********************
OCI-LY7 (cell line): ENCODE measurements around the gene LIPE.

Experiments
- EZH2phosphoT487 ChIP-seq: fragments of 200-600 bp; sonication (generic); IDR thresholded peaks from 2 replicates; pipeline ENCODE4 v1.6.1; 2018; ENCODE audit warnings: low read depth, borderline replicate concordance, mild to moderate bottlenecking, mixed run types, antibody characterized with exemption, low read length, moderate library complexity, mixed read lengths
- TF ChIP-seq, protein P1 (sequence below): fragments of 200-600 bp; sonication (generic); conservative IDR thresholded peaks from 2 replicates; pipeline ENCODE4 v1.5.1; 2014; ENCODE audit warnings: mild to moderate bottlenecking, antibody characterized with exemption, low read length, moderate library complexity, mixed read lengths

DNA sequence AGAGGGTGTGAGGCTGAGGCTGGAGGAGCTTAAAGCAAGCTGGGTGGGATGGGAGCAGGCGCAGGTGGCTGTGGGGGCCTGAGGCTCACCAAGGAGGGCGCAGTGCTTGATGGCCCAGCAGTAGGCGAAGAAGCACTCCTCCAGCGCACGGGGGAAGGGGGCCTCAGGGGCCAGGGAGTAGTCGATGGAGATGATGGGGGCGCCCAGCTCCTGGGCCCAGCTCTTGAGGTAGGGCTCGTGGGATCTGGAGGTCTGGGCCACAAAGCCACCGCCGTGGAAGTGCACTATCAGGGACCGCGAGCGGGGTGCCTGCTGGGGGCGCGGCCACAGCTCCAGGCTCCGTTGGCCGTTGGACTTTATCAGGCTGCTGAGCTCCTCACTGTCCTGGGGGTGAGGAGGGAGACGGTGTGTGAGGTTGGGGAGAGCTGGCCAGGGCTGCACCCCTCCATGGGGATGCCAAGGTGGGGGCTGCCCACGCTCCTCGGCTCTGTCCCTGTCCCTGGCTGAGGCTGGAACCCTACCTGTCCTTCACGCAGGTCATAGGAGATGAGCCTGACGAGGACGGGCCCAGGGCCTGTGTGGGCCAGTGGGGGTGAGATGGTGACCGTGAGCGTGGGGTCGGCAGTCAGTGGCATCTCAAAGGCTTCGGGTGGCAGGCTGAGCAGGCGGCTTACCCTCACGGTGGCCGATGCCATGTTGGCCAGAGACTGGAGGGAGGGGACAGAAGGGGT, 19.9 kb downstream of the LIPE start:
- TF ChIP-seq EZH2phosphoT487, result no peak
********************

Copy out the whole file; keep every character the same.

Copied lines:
OCI-LY7 (cell line): ENCODE measurements around the gene LIPE.

Experiments
- EZH2phosphoT487 ChIP-seq: fragments of 200-600 bp; sonication (generic); IDR thresholded peaks from 2 replicates; pipeline ENCODE4 v1.6.1; 2018; ENCODE audit warnings: low read depth, borderline replicate concordance, mild to moderate bottlenecking, mixed run types, antibody characterized with exemption, low read length, moderate library complexity, mixed read lengths
- TF ChIP-seq, protein P1 (sequence below): fragments of 200-600 bp; sonication (generic); conservative IDR thresholded peaks from 2 replicates; pipeline ENCODE4 v1.5.1; 2014; ENCODE audit warnings: mild to moderate bottlenecking, antibody characterized with exemption, low read length, moderate library complexity, mixed read lengths

DNA sequence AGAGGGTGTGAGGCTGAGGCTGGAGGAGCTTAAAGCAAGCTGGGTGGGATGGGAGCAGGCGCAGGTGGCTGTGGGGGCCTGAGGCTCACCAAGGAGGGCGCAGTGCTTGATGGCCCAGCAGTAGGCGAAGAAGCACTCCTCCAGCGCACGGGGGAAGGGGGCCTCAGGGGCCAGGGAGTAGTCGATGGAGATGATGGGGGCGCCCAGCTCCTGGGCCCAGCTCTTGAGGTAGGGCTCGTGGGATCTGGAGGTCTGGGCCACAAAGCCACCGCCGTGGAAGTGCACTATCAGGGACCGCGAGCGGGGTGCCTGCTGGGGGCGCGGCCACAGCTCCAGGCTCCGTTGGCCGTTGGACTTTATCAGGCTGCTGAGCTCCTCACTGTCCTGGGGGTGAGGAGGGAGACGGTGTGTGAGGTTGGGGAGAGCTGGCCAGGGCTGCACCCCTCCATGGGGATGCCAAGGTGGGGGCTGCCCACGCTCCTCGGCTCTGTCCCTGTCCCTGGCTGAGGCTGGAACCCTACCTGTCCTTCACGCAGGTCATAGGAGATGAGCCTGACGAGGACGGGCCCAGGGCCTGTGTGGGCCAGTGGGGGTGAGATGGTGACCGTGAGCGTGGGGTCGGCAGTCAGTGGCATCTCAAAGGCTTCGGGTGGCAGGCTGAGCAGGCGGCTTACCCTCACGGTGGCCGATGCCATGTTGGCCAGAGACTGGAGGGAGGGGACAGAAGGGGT, 19.9 kb downstream of the LIPE start:
- TF ChIP-seq EZH2phosphoT487, result no peak